Should you bother building a Cuboid?
Box fans have four advantages over the Cuboid. They’re even easier to build. They work with a larger range of filters. Their upfront cost is lower. Finally, you might already have a box fan lying around, or find one on the street or something. It’s unlikely that an extra inline duct booster fan will just fall into your lap.
So when is a Cuboid worth it? I think a box fan is probably fine if you’re just going to run it for short periods of time and don’t mind the noise. But a Cuboid is much better if you will run it for long periods.
One way to measure the quality of a purifier is the amount of air it cleans per unit of power consumed. We can do this by dividing the CADR by the power usage. This gives the following results:
The Cuboid does at least 2.4× better everywhere but is 3.5× better when running on low. This is the same setting where the cuboid produces 27 dB (~500 times) less noise.
When is airflow helpful?
A box fan generates much more airflow than the cuboid while having marginally worse filtering performance. That’s because lots of the air it pushes doesn’t go through the filters. Is this is good thing?
We might look at this question more generally. Suppose you have some air purifier. Is it be helpful to add a high-velocity fan in the same room?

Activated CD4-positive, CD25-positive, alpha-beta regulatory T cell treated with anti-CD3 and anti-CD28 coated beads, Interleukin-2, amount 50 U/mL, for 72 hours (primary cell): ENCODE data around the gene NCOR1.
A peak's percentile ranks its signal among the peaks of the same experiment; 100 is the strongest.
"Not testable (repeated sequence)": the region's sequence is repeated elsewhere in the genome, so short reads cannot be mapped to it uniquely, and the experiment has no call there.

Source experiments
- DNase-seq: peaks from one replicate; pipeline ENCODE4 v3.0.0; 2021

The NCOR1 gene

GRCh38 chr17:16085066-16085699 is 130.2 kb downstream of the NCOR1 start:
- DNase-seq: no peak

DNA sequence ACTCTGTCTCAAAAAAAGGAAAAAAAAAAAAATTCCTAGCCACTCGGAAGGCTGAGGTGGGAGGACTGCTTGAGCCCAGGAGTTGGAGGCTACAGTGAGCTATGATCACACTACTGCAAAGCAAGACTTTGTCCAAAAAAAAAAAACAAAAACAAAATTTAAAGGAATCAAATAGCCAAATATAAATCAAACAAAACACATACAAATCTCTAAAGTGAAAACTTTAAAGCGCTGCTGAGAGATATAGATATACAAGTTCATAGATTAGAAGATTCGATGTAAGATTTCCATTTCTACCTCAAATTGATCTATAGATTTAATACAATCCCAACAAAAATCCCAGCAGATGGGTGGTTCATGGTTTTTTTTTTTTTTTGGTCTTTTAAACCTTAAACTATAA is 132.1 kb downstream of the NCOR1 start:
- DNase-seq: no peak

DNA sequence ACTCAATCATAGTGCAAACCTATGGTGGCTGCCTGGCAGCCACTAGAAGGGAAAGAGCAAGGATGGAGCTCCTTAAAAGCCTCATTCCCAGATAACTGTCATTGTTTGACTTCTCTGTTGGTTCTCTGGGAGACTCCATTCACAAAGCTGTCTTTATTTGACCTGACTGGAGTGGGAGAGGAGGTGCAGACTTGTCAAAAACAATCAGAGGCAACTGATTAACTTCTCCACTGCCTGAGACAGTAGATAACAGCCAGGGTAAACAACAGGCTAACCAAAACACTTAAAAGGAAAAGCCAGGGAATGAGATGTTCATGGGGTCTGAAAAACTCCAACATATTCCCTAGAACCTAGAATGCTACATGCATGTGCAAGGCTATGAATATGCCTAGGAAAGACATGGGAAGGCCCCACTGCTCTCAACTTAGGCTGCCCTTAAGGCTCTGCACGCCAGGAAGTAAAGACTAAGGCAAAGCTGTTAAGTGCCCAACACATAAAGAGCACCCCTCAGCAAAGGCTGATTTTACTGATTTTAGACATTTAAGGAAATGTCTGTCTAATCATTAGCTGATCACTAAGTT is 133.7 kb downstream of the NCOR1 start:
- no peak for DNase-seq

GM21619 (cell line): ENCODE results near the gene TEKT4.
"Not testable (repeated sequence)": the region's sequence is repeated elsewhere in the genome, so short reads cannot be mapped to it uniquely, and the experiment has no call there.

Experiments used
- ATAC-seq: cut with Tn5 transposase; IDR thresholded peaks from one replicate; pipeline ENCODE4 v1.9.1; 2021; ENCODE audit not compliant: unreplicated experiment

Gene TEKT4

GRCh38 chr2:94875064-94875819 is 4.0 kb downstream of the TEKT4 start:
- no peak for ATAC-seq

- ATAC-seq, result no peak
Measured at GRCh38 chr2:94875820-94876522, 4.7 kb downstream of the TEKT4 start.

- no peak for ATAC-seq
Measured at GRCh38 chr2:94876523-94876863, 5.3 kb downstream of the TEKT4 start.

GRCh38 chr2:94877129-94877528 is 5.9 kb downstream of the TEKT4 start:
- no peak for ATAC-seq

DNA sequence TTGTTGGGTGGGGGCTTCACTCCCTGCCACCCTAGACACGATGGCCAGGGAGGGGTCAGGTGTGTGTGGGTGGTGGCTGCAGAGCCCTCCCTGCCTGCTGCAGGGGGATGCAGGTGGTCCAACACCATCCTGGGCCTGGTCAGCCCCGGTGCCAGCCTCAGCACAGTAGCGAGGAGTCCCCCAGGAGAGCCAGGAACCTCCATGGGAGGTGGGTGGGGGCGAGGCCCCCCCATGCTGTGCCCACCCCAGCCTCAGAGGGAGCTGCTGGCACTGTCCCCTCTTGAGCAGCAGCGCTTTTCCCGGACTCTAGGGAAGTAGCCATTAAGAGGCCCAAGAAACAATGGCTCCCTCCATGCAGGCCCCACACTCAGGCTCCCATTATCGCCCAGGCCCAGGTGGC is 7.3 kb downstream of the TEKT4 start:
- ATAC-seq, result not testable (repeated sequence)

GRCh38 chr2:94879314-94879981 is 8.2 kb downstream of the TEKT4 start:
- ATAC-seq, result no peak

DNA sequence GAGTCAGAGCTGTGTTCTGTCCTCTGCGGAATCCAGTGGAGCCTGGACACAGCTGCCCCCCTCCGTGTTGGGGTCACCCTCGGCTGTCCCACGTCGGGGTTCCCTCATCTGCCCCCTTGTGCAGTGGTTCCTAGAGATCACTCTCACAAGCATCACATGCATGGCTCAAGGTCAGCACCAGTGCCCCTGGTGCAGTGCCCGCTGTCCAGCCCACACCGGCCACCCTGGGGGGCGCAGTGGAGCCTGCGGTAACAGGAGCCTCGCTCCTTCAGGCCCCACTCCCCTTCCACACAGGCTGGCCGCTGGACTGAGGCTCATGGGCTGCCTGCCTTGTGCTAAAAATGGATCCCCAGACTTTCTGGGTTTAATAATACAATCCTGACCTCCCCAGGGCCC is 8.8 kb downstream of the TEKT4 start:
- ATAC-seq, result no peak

To answer that, we have to consider two questions: (1) how close the purifier is to the source of smoke and (2) how close you are to the source of smoke.
If the smoke is near the purifier but far from you, then you want to minimize extra airflow. That makes the purifier most effective, and keeps the particles away from you as long as possible.
If the smoke is near you but far from the purifier, you want lots of airflow. That reduces the concentration of smoke near you, and gets the purifier doing something as soon as possible. (This is the situation I accidentally created in these experiments.)
In the other situations, it’s really not clear. (Let me know if you have a convincing argument.)
If the smoke is near both you and the purifier, the benefit is airflow is unclear. My instinct is that airflow is good because it reduces the peak concentration of particles you breathe. However, it also makes the air purifier less effective. Perhaps it doesn’t really matter?
If the smoke is far from both you and the purifier, but you’re close to the purifier, then reducing airflow means the purifier can create a kind of protective bubble around you. This seems good?
If the smoke is far from you but you’re far from the purifier, I guess it doesn’t matter? Adding a fan makes the purifier start working faster, but also means you get exposed to the particles faster. In this case the airflow seems to just “push time forward” a bit.